why i'm still at my church

Posted: March 24, 2009

parts of this post i started last summer after the '08 class graduated and i saw a lot of friends come back to NY after 4 years in college, abandon their home churches and begin the search for a new church that was a "better fit" for them. they were  frustrated by the "lack of life" or "lack of real community" or some other shortcoming they found at their home church when comparing it to the experiences they had in college. i think i can definitely identify with that because i experienced that when i started college... the want to also "graduate" to a "better" church. that's how i got to where i am now. looking back, i wish i didn't change churches... not because of anything related to my current church... but just plainly because i should've stayed. i didn't know better. anyway, i can't change what i've done but i can move forward.

i have always had a love hate relationship with my church. i've had more than my fair share of criticizing my church (those that know me know this is a gross understatement): we make dumb decisions, sermons are often very... incoherent, sometimes "spirituality" feels forced, communication is pretty poor, and so on and so on. being from new york, i've always had many other churches to look at. i've seen how other churches function and i often wish my church functioned differently. the temptation to just jump ship has always been right there. my friends often jokingly--or maybe it's really just half-jokingly--say i should probably go somewhere else. but i've stayed.

one reason i've stayed is because i think regular church hopping is bad for you. it feeds into this idea that the church is just some organization to feed one's tastes and wants. it's this "consumer-mentality" where we go around shopping for what we like... and if something doesn't quite please us, that's a sign to drop and move on to another. regularly doing that leads to a lot of me-thinking when the church is really about us and our relationship with God not just my relationship with God.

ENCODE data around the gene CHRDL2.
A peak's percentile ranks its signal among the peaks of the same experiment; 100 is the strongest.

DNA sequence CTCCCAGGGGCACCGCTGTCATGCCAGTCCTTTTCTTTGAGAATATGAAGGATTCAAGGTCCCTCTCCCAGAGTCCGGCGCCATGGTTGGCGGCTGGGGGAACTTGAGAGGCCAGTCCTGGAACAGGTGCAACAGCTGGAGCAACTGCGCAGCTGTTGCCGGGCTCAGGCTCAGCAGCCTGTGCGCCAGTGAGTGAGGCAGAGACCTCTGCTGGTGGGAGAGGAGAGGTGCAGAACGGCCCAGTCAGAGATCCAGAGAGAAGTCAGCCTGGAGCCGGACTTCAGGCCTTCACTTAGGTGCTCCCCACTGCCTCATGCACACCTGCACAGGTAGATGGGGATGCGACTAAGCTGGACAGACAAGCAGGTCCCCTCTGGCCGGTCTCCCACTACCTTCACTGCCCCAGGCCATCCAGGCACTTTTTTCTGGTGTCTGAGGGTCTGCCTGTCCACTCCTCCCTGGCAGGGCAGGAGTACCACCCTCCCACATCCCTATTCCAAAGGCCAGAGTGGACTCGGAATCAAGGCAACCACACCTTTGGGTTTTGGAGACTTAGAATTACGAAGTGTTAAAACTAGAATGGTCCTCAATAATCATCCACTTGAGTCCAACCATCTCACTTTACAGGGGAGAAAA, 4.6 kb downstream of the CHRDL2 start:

to help myself put this in perspective i sometimes think about people who live in places where the option of another church isn't even there... people who grow up in places where there is just one church... one body of believers. if i were in such a place would the first stupid leadership decision make me leave? where would i go? where else can i share in worship or bible study or prayer? the early church brought people together that had no reason to be together. the rich and the poor were equals in the church. educated and uneducated shared in meals together. people didn't have the option of going from church to church looking for people they would fit them better or be more like them. in such a place i think one would learn by necessity to have grace on each other... to learn to love and to live with each other despite our differences or shortcomings.

thus, another reason why i've stayed is because i've committed myself to this body. i think it's this reason that grounds me when i start thinking about leaving or when frustrations begin to overwhelm me. what does it mean to be committed to a body? again, i think it means continuing to love your church no matter what happens. it's often said that the christian life is not meant to be lived alone--it's true. i think the bible instructs us more as a body of people than as an individual. it tells us to "walk in love", to "grow up in Christ", to "love oneanother", to "bear each other's burdens"... all things that you can't do on your own. committing to a body is a way of saying "these people here, as frustrating and broken as they may be are the instrument  that God is using to make me more like himself." through others, God shows us more of himself. he teaches us his patience, his pain, his grace, and his faithfulness. isn't he committed to us? no matter how many times we disappoint him or frustrate him or disobey him? God shows us grace and shows us his love is still constant for us despite our weakness.